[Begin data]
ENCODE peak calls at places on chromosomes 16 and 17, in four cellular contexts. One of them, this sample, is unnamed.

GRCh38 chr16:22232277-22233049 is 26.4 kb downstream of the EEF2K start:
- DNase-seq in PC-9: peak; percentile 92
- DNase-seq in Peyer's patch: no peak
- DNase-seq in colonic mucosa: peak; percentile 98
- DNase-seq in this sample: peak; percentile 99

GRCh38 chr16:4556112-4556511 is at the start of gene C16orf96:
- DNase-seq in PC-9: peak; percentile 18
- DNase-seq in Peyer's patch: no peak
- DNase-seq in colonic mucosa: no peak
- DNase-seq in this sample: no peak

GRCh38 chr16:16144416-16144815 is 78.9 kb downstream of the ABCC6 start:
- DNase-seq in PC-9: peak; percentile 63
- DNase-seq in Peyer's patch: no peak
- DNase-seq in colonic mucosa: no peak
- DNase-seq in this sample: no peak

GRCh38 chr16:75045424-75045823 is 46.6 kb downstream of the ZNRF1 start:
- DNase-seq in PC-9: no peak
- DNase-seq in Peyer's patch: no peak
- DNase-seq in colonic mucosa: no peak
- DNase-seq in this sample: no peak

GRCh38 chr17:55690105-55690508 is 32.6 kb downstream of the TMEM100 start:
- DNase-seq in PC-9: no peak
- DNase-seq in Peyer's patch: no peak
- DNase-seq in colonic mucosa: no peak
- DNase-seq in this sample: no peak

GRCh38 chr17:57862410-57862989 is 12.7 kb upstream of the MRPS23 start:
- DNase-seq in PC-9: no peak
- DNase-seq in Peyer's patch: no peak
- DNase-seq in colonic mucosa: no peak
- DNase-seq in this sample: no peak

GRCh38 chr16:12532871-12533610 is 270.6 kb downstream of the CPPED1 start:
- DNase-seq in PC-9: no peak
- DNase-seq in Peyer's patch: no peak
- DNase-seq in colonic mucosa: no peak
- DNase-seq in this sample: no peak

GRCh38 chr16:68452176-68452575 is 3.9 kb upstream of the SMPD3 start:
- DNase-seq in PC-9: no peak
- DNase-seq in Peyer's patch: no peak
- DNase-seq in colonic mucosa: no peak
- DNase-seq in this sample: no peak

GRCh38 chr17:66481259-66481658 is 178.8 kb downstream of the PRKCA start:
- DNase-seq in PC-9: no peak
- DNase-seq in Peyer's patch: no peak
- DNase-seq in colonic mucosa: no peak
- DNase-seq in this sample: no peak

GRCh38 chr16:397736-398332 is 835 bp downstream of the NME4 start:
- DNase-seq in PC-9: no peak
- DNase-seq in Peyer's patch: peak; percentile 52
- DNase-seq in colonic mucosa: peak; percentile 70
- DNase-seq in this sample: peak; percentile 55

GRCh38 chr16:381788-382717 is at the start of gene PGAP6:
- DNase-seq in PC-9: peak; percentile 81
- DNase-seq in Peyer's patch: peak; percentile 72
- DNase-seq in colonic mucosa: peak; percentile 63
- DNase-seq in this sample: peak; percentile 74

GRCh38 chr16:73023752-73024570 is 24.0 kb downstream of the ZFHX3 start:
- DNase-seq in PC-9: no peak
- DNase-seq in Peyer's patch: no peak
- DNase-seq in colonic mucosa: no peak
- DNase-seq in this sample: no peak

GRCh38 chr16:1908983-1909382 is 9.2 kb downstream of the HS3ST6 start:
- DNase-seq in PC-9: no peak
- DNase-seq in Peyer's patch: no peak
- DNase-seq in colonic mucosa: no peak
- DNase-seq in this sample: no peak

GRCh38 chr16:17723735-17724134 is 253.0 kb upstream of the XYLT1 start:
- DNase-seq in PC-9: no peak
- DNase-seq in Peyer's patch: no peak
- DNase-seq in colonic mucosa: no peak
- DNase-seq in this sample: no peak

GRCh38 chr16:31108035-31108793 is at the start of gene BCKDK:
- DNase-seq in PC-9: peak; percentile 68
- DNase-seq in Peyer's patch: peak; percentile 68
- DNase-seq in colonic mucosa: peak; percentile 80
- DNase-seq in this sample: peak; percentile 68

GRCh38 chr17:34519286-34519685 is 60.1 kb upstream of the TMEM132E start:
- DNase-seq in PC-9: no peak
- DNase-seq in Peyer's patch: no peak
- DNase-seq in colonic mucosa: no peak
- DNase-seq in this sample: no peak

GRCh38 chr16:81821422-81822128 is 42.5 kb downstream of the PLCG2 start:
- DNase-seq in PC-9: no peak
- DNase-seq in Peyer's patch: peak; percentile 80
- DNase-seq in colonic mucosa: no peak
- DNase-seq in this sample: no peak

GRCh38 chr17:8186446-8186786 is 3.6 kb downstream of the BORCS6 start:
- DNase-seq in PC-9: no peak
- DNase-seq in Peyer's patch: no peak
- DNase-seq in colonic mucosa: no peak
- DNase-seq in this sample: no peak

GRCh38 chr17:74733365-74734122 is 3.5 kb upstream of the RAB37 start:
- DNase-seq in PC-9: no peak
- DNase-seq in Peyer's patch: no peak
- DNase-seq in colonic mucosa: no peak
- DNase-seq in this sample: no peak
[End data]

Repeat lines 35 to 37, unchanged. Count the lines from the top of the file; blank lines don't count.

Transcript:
- DNase-seq in colonic mucosa: no peak
- DNase-seq in this sample: no peak

GRCh38 chr16:68452176-68452575 is 3.9 kb upstream of the SMPD3 start: